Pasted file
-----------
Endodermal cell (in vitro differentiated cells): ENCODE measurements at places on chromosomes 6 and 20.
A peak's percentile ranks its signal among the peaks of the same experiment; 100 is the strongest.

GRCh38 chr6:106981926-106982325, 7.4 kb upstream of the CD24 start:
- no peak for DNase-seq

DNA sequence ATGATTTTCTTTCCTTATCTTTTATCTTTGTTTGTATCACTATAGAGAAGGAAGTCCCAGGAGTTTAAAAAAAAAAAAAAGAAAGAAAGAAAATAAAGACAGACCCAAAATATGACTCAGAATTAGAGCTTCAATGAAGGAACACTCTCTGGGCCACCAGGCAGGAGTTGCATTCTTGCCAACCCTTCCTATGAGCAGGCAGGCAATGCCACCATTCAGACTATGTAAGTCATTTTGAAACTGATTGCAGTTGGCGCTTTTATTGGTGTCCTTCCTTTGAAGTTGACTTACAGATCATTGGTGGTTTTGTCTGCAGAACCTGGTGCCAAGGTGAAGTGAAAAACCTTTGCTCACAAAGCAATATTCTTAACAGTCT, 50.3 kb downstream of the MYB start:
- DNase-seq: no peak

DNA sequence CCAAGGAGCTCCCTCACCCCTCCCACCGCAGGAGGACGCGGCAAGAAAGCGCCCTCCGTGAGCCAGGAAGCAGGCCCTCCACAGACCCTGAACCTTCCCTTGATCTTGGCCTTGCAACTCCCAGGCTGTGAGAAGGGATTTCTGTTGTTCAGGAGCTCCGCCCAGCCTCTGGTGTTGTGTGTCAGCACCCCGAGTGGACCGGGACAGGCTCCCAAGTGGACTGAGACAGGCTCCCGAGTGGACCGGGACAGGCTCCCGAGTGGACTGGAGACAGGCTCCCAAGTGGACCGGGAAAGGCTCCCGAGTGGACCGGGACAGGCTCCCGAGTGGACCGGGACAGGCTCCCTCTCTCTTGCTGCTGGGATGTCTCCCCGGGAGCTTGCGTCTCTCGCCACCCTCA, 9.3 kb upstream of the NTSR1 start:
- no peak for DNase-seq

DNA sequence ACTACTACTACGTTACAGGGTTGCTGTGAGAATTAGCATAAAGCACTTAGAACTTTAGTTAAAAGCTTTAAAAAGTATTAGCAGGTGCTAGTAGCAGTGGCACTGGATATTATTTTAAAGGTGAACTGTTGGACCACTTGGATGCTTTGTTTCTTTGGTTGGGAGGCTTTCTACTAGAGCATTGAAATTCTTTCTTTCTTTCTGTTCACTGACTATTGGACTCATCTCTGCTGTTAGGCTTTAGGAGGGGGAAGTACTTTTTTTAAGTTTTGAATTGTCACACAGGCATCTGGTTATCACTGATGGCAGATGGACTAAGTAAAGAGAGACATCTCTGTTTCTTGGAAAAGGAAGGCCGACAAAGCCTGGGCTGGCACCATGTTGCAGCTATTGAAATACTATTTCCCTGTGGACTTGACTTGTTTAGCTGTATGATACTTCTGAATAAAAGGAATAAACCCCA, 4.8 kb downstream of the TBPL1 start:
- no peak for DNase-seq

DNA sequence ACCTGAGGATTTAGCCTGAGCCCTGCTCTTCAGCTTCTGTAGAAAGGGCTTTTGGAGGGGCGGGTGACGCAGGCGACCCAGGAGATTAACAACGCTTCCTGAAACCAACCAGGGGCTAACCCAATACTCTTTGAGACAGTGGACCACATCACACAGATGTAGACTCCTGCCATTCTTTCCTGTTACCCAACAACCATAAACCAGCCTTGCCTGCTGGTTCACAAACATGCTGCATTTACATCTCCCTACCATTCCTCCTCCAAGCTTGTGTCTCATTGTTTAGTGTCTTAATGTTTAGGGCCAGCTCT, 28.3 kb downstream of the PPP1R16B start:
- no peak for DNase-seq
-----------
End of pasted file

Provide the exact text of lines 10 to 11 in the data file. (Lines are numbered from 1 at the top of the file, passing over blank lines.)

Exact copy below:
- no peak for DNase-seq

DNA sequence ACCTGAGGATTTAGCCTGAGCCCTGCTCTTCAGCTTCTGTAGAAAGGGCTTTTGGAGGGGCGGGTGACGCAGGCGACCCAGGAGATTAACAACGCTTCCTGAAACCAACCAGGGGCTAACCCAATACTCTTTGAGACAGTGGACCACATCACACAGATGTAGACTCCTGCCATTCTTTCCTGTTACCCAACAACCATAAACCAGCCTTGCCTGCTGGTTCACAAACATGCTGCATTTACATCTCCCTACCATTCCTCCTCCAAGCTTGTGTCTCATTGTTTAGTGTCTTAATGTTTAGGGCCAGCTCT, 28.3 kb downstream of the PPP1R16B start: